When I found out there was a role where my job was to identify and track down ways of removing those problems, along with being the one who helps enable others to do their jobs better, and producing reports to management for greater transparency, it seemed like a dream come true.

Having worked as a scrum master, I've come to find out it's not really like that. You can identify and point out the problems within the teams / organizations all day, but if you're not supported by management / the business, you're not going to be effective, and I've found most of the problems in my last three jobs were because of management, and not because of the scrum teams alignment with scrum or agile principals.

I've found that within a few months, I can have a team up and running and starting to become self-organized, but then inevitably the impediments start mounting, and they aren't removed. Teams complain about the same problems again and again, and management pretty much just turns it around on them, well, what are you going to do about it?

Personally, I don't want anything to do with management, I find most people managers to be very ineffective and kind of useless, they're also usually worked to death and handled problems that are unsolvable themselves, and of course, they take the blunt of the blame for it anyway.

I would like to remain an individual contributor / consultant. My dream job would be working remote providing consulting for organizations that need help with transitioning into agile and helping them get it all set up. From what I've seen when I went through the two transformation processes with my last two companies, this is usually covered by Agile Coaches that are employed by a larger organization as consultants. So, I assume being an agile coach would be like this.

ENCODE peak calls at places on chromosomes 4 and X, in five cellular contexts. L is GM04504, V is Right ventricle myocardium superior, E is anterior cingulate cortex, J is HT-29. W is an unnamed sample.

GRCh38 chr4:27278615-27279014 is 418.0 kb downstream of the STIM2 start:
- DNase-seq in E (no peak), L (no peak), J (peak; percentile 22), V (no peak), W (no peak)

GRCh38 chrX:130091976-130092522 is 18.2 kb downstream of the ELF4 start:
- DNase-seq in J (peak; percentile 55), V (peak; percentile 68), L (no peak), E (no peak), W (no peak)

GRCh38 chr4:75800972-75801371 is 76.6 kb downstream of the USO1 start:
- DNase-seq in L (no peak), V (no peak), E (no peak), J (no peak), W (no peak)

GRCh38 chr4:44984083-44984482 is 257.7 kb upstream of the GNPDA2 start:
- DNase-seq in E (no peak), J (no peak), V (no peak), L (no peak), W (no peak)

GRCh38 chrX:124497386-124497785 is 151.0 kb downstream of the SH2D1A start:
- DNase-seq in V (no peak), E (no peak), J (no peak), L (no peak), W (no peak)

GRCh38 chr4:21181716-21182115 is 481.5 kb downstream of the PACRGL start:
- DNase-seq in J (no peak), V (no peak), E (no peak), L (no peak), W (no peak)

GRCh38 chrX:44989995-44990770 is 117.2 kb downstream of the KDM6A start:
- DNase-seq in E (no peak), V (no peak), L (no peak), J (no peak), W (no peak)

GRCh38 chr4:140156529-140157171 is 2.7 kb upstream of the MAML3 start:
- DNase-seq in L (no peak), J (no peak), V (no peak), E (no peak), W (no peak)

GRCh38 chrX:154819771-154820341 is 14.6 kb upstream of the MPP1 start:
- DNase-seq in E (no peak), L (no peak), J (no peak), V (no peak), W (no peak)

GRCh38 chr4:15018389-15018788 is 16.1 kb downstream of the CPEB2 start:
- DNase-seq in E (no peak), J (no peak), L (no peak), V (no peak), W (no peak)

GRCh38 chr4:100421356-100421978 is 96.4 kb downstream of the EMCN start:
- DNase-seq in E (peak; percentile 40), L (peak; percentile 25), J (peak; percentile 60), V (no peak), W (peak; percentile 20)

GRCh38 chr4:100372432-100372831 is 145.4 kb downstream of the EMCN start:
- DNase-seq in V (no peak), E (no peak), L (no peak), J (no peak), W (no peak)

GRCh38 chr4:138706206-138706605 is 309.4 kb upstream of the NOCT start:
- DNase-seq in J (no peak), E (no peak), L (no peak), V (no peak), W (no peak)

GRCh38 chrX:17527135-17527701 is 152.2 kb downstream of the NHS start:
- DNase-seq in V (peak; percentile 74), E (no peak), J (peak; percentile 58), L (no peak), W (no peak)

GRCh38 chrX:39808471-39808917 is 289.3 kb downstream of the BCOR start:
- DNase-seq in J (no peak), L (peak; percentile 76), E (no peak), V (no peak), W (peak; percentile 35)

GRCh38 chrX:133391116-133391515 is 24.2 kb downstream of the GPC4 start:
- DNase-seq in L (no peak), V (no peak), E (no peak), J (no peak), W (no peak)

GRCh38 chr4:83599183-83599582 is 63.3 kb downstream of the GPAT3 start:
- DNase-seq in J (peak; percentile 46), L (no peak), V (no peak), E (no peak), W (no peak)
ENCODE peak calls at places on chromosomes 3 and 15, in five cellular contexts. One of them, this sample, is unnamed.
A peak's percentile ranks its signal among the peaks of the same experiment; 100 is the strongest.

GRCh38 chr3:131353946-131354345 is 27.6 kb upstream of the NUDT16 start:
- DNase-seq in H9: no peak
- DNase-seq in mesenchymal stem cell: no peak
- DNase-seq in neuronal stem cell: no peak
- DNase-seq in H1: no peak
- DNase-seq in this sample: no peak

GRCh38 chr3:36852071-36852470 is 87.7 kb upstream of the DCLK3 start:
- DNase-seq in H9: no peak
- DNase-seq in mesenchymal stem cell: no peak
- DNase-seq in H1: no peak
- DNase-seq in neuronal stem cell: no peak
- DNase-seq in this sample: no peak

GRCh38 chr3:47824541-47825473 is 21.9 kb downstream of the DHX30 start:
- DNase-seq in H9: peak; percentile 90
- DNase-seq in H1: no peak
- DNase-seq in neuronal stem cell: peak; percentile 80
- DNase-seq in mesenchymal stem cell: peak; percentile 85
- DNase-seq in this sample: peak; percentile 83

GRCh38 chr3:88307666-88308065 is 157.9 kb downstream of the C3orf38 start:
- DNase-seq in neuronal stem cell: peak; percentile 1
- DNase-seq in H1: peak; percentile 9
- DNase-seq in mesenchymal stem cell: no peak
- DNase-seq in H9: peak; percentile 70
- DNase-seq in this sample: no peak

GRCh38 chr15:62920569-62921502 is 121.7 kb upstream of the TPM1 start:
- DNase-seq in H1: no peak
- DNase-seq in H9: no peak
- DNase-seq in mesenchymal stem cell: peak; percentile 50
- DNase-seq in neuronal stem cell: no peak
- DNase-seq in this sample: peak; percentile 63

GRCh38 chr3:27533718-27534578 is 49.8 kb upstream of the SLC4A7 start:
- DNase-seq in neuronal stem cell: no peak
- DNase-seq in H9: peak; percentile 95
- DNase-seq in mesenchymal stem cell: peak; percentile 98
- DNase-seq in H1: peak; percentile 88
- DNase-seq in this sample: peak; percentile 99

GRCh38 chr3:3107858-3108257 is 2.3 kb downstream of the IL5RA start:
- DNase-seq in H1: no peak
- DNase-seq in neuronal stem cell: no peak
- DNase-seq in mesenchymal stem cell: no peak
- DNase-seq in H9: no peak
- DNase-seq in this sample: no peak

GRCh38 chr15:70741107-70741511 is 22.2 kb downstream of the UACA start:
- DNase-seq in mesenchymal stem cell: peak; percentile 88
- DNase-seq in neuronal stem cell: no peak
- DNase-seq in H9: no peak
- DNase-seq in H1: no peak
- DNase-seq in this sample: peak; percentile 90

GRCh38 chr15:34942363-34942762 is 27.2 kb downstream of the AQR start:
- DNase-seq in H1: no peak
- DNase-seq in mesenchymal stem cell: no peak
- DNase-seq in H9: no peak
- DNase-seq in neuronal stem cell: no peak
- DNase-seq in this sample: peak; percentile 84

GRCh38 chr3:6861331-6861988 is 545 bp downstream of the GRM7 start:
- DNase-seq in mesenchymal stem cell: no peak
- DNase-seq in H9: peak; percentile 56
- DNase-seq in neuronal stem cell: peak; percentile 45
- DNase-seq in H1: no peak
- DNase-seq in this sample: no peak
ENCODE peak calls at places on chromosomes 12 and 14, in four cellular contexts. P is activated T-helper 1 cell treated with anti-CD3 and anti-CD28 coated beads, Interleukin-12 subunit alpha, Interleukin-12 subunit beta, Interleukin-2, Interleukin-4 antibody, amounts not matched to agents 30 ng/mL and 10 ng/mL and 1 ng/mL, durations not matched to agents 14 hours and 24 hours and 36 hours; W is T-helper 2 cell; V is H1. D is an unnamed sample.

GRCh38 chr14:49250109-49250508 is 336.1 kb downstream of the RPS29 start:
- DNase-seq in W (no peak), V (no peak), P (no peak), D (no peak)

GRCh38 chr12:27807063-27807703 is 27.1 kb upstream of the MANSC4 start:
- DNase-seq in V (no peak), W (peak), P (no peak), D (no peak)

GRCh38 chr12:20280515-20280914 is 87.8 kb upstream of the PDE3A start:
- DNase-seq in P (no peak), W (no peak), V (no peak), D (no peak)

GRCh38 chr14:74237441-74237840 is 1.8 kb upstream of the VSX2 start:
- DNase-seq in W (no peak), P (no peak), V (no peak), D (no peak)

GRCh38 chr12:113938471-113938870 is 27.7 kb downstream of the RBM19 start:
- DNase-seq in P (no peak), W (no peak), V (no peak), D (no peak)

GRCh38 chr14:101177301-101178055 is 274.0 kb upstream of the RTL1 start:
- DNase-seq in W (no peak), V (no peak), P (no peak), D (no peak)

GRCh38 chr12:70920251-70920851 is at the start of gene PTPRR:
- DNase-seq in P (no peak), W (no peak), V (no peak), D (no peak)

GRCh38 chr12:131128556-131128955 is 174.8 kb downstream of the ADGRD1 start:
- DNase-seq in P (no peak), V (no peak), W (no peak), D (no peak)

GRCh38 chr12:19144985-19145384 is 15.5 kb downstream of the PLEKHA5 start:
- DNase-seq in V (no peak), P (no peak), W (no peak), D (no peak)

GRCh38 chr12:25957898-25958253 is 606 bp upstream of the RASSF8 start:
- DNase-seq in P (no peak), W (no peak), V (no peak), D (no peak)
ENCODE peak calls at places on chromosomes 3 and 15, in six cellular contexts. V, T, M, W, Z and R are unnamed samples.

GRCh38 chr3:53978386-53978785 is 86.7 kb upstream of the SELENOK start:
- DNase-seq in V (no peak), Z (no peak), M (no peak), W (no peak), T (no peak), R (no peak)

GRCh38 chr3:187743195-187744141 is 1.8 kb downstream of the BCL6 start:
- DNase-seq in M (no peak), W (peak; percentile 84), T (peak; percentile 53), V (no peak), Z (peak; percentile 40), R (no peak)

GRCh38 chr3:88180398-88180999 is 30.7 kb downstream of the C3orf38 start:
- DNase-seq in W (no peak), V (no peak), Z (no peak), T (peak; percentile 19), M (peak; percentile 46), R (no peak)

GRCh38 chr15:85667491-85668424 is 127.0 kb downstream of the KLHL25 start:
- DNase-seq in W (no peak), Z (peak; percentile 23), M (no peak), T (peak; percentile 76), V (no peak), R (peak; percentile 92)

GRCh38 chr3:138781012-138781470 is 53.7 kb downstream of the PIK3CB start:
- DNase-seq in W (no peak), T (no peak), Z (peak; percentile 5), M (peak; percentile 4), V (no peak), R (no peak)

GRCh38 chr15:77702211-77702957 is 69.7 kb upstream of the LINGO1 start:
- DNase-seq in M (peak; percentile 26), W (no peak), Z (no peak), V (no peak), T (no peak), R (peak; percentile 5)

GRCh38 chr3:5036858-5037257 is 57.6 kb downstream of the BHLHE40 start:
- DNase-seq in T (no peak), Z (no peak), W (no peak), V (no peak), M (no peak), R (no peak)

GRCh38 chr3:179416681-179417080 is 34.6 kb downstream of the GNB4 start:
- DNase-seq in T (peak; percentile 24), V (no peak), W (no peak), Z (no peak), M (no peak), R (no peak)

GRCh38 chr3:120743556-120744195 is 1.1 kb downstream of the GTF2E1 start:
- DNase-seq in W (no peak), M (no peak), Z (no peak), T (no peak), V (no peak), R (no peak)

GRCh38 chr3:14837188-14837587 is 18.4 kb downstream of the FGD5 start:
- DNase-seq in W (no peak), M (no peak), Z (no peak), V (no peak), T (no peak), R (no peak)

I also know Agile Coaches get paid almost twice what Scrum Masters get paid, considering I'm already getting paid above the median and I'm only a 2 year Scrum Master, I'm not seeing any real progression there, remaining a scrum master. Am I mistaken?

Don't get me wrong, it's not all about the money, and I have no real desire to be the one that comes into a company and has to completely redesign their dev ops processes / technology stack, which seems to be what a lot of companies are looking for, I don't even know how I would go about learning all the technologies / what systems are good for what etc to even be able to do that while not using the systems myself, seems like someone elses job entirely.

Hopefully that helps answer your questions, sorry if it's a bit rambled, I haven't been sleeping much lately.

04:11 am October 18, 2019

Based on what you said, you don't need other certifications for employers to see your "more" valuable than ever. IMO, these certifications should not be the sole basis of getting specific role (especially higher ones). 

I've seen others who have tons of certifications and yet cannot answer simple scenario interview questions.